Did you think that your ability to choke down chicken feet, speak Chinese with your business partners, or play a game of Chinese checkers makes you more Chinese? Well, Hong Huang, the irreverent proprietor of the media empire that owns iLook magazine, wants to let you know that you’re wrong: you’ll never assimilate, because you’re not Chinese. And while you’re at it (not being Chinese, that is), don’t touch chicken feet, sea cucumbers, or firecrackers: it pisses Chinese people off when you do, because you just don’t understand why they’re important in the first place.
From China Daily:
As a Chinese, I want to be honest with you. For the past 30 years, we have opened up to the West, and welcomed foreigners like yourselves to come here to do business, to make money, even gave you some easy credit to let you buy real estate, marry our women, whatever. But this does not make you Chinese. There are things we reserve for ourselves, and it really doesn’t matter how long you have been here, just don’t assume you can be one of us, and don’t touch the following three things:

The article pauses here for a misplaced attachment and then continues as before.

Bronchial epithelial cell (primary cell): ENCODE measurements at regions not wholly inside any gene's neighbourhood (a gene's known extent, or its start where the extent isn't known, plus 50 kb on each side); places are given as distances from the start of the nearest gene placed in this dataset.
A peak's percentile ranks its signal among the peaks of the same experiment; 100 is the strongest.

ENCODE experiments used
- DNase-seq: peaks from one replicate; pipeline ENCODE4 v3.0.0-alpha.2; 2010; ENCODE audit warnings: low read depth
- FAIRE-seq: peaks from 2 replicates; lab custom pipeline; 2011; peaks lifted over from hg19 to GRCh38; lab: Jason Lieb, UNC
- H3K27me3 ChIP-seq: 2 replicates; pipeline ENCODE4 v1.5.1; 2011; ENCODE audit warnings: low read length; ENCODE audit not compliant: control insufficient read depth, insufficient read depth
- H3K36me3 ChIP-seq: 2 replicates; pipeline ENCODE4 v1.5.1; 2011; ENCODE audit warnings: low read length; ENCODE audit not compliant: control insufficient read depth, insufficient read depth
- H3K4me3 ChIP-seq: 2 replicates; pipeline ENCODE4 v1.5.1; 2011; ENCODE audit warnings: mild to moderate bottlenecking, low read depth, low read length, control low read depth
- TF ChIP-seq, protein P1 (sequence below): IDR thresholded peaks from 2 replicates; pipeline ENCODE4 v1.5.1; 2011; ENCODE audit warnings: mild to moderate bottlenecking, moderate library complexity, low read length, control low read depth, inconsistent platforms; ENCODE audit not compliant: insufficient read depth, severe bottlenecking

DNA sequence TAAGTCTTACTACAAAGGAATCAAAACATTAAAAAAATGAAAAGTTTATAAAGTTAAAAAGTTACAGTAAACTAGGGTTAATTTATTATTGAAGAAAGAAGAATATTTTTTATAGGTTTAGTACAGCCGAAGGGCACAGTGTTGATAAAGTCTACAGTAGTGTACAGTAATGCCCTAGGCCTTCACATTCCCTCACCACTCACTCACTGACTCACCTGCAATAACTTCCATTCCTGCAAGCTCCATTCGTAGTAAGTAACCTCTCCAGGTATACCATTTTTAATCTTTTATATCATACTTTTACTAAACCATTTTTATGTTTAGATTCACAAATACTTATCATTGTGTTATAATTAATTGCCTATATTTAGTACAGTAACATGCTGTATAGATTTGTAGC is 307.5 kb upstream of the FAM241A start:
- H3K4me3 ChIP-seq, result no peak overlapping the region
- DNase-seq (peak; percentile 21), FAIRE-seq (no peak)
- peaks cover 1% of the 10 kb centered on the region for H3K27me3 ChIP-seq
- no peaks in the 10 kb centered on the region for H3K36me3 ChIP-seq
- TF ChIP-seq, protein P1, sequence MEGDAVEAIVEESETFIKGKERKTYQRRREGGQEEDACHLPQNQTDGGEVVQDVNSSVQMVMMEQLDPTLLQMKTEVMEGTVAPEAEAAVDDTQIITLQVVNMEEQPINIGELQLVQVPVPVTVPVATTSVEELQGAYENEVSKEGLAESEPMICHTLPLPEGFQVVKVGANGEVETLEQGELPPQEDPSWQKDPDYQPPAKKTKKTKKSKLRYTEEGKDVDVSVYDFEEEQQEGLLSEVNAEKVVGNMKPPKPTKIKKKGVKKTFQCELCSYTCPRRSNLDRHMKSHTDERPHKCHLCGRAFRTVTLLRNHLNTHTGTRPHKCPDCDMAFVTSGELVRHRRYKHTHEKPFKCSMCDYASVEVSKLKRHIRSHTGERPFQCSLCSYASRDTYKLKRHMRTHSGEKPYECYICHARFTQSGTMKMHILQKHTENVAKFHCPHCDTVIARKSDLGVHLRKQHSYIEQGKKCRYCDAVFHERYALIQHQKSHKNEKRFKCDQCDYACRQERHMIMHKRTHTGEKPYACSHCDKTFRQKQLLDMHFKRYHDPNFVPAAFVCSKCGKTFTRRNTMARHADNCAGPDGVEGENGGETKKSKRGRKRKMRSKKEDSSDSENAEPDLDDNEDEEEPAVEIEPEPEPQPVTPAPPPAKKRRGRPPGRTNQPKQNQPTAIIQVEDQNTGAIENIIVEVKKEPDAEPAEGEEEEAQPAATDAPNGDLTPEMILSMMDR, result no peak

After feeling vaguely offended like a child expelled from class, we’ve come up with this conclusion: foreigners bring up issues with others in a fairly non confrontational way, whereas the Chinese tend to be more straightforward. The problem with Hong Huang’s opinion piece is that it tries to be playful while proscribing, and the combination of the two jives poorly with our conceptions of criticism and autonomy. Lost Laowai seemed offended at Hong’s blatant racism, and we can’t blame them: we were mildly amused up until the point she threatened to kill us if we play with firecrackers.
We would like to think that most Chinese don’t feel so angry when we try and engage China’s culture, that they in fact like it when we do because it shows an openness to cultural exchange. We could be wrong, but that’s not going to stop us from playing with fireworks on New Year’s, even if Hong Huang shows up wielding butcher knives.
UPDATE: Hong Huang has talked about Chinese Nationalism and written “satire” before:
Hong Huang on Chinese Nationalism
Hung Huang, Cheng Kaige and the Steamed Bun
Photo from Chinablog.se